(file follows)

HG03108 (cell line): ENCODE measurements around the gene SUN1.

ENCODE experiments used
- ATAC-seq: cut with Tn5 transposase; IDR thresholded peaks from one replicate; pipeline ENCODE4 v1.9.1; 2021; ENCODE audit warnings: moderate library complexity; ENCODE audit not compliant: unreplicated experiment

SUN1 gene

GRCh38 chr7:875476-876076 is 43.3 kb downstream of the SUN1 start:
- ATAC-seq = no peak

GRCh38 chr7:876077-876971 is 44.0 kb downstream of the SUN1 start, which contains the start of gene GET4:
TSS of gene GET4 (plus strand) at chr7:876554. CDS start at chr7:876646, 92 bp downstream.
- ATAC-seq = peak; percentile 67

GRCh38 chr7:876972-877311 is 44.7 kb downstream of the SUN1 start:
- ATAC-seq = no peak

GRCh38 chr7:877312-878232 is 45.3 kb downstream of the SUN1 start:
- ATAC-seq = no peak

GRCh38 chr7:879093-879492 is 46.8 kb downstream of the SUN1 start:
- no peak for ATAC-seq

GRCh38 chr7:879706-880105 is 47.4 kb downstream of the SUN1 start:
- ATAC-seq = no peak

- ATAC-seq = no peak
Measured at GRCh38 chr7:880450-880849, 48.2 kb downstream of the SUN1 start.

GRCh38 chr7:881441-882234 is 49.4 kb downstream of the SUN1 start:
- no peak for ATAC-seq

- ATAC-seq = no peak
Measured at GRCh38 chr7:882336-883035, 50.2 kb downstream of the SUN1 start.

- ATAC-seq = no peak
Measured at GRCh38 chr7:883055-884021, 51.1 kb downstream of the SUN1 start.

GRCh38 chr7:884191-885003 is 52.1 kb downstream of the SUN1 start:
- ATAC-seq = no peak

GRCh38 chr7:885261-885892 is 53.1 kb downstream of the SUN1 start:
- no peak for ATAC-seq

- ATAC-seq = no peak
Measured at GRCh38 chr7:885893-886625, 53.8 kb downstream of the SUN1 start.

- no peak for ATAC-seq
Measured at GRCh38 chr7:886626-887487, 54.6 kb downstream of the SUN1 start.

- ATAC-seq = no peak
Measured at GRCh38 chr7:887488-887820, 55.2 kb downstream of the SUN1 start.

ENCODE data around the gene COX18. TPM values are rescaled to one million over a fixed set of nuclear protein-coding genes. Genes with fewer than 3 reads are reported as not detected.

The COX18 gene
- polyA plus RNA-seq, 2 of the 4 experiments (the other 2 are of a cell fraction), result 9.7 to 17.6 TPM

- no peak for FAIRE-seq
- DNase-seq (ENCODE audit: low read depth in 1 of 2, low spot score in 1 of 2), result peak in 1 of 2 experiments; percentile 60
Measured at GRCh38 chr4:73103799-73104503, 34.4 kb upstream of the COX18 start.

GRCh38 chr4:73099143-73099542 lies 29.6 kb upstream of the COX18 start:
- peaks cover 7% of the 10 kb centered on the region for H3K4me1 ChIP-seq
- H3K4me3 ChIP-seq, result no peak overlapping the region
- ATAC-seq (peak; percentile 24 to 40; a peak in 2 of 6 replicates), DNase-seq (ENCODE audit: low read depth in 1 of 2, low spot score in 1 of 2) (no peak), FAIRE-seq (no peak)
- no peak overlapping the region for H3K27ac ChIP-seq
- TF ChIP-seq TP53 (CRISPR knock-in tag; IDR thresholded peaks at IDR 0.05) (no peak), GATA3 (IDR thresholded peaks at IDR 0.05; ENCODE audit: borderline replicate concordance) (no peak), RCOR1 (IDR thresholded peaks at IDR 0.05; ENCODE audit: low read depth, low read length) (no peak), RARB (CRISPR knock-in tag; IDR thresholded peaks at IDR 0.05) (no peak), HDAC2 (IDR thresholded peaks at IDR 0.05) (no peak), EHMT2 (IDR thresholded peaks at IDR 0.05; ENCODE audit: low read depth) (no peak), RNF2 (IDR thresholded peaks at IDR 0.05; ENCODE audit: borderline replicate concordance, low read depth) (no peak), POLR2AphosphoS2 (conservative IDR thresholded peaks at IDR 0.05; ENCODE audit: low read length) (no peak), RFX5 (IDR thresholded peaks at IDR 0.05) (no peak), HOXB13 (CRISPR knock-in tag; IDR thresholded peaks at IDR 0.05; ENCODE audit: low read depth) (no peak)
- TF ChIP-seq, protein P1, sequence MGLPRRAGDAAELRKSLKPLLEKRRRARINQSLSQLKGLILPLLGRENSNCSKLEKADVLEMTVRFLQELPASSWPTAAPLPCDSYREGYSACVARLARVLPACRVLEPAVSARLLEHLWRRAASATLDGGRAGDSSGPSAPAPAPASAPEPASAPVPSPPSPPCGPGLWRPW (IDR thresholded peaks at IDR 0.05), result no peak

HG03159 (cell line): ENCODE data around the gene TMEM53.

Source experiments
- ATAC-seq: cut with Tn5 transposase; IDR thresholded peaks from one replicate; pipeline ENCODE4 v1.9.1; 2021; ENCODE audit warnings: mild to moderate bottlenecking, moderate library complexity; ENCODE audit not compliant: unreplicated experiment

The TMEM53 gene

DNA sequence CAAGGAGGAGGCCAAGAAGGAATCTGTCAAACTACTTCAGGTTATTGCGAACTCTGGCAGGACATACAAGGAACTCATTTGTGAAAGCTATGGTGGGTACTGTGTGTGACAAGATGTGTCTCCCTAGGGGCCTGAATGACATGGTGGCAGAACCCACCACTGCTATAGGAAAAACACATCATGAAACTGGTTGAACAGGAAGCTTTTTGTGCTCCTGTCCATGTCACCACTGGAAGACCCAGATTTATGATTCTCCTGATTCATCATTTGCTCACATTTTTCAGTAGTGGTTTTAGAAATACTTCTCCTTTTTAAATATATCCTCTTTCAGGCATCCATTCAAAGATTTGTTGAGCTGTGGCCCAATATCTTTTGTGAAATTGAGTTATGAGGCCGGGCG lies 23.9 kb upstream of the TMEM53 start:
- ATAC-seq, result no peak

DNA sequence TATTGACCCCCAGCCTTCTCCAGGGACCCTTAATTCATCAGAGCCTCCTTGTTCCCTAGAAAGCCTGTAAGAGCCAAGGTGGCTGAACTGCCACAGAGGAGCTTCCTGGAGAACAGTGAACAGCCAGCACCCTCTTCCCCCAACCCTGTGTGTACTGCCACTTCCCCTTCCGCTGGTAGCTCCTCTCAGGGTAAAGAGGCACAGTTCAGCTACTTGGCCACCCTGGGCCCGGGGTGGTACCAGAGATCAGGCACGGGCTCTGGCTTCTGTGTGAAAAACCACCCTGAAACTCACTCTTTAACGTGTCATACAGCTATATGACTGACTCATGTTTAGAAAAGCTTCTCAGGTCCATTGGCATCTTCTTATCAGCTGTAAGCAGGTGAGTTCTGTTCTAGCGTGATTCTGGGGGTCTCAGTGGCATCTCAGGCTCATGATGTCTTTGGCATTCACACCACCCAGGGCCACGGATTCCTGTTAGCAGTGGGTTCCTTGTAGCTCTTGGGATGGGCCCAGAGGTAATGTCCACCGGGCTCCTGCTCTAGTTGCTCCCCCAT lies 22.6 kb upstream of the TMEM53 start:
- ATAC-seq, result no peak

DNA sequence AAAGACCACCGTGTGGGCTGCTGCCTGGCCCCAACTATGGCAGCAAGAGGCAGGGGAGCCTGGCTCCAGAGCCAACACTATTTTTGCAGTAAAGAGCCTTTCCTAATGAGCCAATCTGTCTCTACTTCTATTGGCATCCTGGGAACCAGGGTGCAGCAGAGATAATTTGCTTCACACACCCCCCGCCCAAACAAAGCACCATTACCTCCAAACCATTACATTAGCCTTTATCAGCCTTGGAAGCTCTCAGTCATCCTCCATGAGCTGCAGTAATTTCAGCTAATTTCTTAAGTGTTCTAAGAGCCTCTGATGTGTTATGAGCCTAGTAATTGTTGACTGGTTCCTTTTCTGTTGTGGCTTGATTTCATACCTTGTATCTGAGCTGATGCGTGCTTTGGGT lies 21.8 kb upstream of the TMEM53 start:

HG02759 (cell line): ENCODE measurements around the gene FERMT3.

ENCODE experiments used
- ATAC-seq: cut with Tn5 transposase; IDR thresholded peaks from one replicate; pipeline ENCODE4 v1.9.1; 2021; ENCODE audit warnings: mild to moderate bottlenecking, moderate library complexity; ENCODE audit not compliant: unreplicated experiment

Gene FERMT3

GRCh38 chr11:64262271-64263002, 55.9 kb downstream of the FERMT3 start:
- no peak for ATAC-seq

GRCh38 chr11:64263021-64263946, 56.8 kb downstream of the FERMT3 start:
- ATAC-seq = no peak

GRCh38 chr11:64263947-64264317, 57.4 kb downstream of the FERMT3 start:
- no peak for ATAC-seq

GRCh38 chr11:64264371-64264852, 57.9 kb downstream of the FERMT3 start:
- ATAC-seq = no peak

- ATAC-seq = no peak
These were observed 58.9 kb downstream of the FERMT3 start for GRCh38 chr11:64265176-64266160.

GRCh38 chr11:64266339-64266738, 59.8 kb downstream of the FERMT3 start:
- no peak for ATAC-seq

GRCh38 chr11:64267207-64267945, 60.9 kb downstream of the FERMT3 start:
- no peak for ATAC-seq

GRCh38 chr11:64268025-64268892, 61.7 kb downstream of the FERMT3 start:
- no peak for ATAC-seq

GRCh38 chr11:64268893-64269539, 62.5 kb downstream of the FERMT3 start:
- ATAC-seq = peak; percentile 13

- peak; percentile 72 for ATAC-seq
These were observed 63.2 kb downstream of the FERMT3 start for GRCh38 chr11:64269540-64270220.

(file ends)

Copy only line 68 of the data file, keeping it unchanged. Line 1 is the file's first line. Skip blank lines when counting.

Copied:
GRCh38 chr11:64264371-64264852, 57.9 kb downstream of the FERMT3 start: